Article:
www.punemirror.com | September 29, 2019
The ascent to Panchgani and Mahabaleshwar also begins at Wai, a popular temple town near Pune. In recent years, several Bollywood films such as Swades, Singham, Omkara, Chennai Express amongst many others have been shot in the villages and secluded temple precincts of Wai thus increasing tourist interest in exploring its many quaint villages, wadas, large swathes of green around the Dhom Dam and the antiquity evoked by its gorgeous temple architecture.
When I was there, word had got around the town that Dabangg 3 was being filmed in Wai and it was no strange sight to see Salman Khan fans asking around about the location of the film shoot. Popular cinema and its interaction with small towns throws up many interesting stories. I made some of these discoveries while walking around with Wai-based artist and local lad, Sanjay Yamgar.
In 2015, Yamgar, 44, relocated to Wai after packing up his art practice in Mumbai. He built a 10,000 square feet art studio in Shendurjane village. Yamgar Art Studio comprises various sections — painting, carpentry, metal and clay work, pottery and sculpture. Yamgar feels relocating to his native Wai from the overcrowded metropolis of Mumbai is one of the best decisions of his life.
Pune is not too far away and he makes day trips for work commitments when required. He informs, “I don’t miss the city at all. In fact, city to village migration has peaked. I eat fresh vegetables, go biking, work without too many distractions here.” His formative experiences impressed upon him that art cannot be perceived in watertight categories.
“Art cannot be thought of in isolated categories. My practice seeks interconnections and linkages between various forms and media of expression. While setting up the studio in Wai, I had a primary goal — any visitor should be able to appreciate and understand art making beyond the confines of painting and sculpture.”
While it may all sound very idyllic, Yamgar’s journey hasn’t been easy. Born in Atpadi in Sangli district, Sanjay Yamgar moved to Wai at the age of eight. His father was employed as an art teacher in the Maharshi Shinde High School in Wai. Yamgar also studied in the same school and has fond memories of watching his father paint murals and portraits of renowned people on the walls of the school.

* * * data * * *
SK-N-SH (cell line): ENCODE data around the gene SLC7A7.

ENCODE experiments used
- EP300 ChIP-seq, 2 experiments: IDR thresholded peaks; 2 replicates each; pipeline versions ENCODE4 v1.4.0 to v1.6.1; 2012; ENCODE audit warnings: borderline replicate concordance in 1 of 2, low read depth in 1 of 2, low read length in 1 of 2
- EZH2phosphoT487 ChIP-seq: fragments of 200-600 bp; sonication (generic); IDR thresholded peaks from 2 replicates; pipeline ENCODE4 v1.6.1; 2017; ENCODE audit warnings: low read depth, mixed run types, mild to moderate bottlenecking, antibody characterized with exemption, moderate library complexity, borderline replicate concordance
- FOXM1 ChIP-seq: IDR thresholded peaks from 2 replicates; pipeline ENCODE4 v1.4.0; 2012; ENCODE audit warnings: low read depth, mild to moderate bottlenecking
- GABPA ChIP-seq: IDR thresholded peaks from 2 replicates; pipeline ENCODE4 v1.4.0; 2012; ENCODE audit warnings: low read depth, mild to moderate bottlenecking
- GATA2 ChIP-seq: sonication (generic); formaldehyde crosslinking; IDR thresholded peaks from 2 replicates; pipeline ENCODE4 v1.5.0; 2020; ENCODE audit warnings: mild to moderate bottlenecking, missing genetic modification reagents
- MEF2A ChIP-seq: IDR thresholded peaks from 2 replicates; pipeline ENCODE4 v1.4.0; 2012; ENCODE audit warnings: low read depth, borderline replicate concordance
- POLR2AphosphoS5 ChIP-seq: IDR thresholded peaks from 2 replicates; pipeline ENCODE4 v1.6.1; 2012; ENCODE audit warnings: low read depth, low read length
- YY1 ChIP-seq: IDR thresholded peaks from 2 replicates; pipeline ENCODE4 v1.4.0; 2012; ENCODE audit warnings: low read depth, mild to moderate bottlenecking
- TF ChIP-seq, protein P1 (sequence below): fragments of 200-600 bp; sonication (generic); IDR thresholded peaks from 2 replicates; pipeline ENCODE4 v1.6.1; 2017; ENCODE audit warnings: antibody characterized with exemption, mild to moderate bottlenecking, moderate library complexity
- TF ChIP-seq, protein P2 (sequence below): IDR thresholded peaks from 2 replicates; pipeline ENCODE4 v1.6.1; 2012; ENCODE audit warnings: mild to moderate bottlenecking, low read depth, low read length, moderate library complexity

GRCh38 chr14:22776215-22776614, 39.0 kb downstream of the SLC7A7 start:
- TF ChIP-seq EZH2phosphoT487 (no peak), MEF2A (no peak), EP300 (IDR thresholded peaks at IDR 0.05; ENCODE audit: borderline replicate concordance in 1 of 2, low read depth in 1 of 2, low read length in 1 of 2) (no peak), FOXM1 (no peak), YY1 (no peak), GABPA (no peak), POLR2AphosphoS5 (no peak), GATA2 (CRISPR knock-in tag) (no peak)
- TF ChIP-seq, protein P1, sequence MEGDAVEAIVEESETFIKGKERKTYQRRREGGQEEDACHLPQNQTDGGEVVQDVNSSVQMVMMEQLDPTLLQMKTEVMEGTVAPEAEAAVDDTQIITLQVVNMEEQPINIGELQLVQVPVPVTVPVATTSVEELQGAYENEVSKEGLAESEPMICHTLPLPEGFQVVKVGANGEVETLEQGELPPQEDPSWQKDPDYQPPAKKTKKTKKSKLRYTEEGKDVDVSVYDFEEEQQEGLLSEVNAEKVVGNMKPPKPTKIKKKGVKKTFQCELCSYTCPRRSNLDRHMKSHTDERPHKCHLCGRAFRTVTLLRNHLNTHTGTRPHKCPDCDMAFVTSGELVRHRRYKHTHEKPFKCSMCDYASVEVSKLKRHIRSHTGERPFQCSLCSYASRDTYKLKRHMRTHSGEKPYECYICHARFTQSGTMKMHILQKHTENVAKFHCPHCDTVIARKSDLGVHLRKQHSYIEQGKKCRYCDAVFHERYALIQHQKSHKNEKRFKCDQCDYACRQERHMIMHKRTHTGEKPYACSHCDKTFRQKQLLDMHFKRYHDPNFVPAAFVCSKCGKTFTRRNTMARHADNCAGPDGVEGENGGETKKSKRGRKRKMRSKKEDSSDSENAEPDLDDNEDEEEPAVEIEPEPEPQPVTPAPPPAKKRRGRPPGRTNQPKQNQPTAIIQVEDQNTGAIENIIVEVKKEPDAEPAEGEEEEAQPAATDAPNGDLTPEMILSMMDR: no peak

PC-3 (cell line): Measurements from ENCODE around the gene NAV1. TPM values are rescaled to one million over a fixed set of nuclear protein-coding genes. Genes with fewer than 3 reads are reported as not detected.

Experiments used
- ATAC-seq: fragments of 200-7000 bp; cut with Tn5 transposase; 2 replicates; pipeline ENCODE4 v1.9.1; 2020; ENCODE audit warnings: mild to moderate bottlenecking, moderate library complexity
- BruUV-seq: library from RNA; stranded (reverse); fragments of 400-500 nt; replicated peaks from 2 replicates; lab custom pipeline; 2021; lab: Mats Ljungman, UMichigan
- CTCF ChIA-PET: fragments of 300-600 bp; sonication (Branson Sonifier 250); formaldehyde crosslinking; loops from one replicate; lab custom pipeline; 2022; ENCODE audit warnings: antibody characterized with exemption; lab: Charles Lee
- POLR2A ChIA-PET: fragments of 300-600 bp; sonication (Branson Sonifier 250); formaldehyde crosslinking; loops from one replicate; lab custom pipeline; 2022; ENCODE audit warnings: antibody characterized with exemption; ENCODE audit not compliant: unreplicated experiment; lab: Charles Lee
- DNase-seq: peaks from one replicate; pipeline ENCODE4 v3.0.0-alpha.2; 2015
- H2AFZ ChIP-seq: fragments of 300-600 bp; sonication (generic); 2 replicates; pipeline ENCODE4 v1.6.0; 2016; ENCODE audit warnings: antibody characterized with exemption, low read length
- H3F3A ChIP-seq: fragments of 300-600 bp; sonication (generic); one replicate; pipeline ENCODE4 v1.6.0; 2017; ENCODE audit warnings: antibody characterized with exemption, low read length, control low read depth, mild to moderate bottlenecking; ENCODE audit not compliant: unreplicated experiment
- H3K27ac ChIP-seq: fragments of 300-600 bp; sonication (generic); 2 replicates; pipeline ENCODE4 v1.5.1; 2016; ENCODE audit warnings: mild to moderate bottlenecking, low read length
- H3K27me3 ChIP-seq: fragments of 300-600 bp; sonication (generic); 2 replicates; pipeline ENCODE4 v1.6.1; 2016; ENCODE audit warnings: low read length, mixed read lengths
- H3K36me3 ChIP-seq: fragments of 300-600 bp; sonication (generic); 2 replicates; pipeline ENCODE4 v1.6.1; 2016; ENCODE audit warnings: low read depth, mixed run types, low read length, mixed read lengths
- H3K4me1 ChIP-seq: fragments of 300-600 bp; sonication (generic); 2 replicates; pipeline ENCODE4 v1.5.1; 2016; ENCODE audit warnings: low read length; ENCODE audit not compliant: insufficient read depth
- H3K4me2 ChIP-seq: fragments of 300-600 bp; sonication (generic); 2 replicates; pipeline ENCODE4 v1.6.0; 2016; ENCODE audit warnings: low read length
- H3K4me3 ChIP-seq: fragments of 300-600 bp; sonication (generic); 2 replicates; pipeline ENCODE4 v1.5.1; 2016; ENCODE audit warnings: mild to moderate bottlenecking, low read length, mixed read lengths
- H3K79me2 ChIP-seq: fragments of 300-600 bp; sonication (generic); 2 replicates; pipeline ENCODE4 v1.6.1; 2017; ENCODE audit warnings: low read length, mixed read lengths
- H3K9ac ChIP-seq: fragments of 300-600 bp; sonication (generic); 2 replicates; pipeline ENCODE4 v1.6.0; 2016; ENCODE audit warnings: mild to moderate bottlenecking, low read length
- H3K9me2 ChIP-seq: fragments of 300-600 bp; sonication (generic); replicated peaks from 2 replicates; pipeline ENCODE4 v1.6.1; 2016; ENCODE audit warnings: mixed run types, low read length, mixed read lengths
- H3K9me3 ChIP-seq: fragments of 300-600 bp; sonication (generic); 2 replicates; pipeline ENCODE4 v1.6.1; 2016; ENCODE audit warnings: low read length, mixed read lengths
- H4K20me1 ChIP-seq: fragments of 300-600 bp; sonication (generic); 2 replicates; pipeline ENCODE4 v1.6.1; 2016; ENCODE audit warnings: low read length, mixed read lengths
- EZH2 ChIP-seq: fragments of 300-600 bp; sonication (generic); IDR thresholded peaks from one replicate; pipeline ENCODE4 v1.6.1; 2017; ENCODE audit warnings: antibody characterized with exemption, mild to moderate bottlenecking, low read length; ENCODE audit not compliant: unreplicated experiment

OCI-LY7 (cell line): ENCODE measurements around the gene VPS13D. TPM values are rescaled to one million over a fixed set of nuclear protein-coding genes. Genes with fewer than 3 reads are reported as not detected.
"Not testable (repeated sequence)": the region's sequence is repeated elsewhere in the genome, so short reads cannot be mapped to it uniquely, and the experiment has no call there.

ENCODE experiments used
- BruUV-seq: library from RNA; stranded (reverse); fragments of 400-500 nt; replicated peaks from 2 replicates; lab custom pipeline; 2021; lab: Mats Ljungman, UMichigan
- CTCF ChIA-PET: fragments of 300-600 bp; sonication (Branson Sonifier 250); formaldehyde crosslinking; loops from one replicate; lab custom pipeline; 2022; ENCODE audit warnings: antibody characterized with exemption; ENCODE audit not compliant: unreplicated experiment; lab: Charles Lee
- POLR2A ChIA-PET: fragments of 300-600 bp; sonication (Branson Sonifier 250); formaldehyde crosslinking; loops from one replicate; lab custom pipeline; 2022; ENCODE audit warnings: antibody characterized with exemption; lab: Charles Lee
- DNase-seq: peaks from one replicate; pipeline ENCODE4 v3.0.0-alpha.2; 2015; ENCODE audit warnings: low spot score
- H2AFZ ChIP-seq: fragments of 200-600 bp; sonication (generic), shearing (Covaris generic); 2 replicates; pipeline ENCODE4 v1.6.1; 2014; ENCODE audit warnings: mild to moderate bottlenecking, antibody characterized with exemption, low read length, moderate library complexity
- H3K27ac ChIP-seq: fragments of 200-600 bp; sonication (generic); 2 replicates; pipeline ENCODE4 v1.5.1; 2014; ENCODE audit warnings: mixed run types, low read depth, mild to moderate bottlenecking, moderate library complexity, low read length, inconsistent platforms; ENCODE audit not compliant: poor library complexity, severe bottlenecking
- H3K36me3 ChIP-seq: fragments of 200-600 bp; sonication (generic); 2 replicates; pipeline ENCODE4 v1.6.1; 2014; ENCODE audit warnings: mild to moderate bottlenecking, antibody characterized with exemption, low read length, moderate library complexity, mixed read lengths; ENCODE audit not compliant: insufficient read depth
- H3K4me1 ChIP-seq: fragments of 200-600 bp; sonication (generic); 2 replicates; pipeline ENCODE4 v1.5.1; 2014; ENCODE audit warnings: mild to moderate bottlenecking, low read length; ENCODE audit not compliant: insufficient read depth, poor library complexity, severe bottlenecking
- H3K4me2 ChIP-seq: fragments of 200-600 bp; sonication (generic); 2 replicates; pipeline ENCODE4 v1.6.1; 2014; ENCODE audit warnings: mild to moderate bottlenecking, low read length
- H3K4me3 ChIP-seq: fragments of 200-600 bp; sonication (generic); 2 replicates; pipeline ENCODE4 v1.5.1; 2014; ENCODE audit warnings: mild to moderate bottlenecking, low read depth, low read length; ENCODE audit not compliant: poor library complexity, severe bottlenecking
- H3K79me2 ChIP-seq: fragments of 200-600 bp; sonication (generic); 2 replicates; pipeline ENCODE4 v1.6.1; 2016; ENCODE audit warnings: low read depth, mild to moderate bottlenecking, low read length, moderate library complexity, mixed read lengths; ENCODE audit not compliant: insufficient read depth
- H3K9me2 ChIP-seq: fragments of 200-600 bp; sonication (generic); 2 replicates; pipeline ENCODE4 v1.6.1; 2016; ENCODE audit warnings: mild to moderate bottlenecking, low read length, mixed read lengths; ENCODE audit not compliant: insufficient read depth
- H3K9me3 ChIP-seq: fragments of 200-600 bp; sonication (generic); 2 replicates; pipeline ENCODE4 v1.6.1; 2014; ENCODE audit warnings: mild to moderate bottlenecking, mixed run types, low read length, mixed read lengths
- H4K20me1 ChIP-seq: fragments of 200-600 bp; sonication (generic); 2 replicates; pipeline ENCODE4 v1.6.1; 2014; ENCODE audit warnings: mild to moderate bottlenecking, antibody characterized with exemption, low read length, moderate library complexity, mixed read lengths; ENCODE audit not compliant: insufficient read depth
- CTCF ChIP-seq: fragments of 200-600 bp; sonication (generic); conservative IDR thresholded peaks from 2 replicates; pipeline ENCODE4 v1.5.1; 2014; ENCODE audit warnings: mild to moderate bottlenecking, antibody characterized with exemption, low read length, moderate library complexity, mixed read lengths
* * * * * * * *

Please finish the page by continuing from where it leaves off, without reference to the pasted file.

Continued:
Narayan Yamgar, Sanjay’s father, was also an avid photographer and perhaps, the only one with a camera in their village. He would regularly accompany his father on weekend photography trips around the village where Narayan Yamgar was often requested to photograph corpses as the last memory of a dear departed that the family wanted to safe keep for emotional reasons.
The corpse would be made to sit on a chair, Sanjay would hold it from behind and avoid appearing in the frame while the father finished his job. It was difficult to sustain the family on a teacher’s salary and to make ends meet, Sanjay’s parents did tailoring jobs at home. He explains, “My mother never threw away anything. She turned everything into a utility item because we had so little to make do with. I tried to incorporate that into my art practice. It became a way of life.”
Yamgar’s Garbography (2015) was a photo project themed around garbage dump yards in Mumbai. Until date, he uses a lot of scrap wood in his woodwork and sculptures. Yamgar recounts that while growing up in Wai, there was absolutely no awareness about art education. Drawing in school was considered a hobby class. Only those with relatives in cities knew about art colleges in Mumbai or Pune.
Yamgar remembers parents complaining to his father if they found their children drawing beyond school hours. What a waste of time they thought! Things haven’t changed much though Yamgar is hopeful that every small step counts. Ever since he set up his studio in Wai, he has been able to attract some local youth.
While setting up the studio in Wai, I had a primary goal — any visitor should be able to appreciate and understand art making beyond the confines of painting and sculpture -
Two of them now study at Abhinav Kala Mahavidyalaya in Pune, which is also Yamgar’s alma mater. They worked with Yamgar for a year before seeking admission in art college. There are many such stories of youth from the area and vicinity regularly turning up at his studio, working for a year under him and then seeking art education at an institution of their choice.
Yamgar has financially supported many young aspirants by offering a monthly stipend and also paying their college fees. Besides, he started holding art appreciation camps for children and conducts a weekly art class in a local school to create awareness about the various prospects of art education. Invitations to conduct similar activities in other institutions in the area came his way.
He soon realised that he has to loop in the parents in these conversations. Now many families spend weekends at his studio and participate in art activities. Yamgar adds, “I also talk about making a living as an artist. I encourage them to visit my studio. A visit often goes a long way. They will perhaps understand that it’s possible to be an artist and lead a decent life. I am fighting to change a mindset.” May there be more like him!
The writer suffers from wanderlust and teaches literary and cultural studies at FLAME University, Pune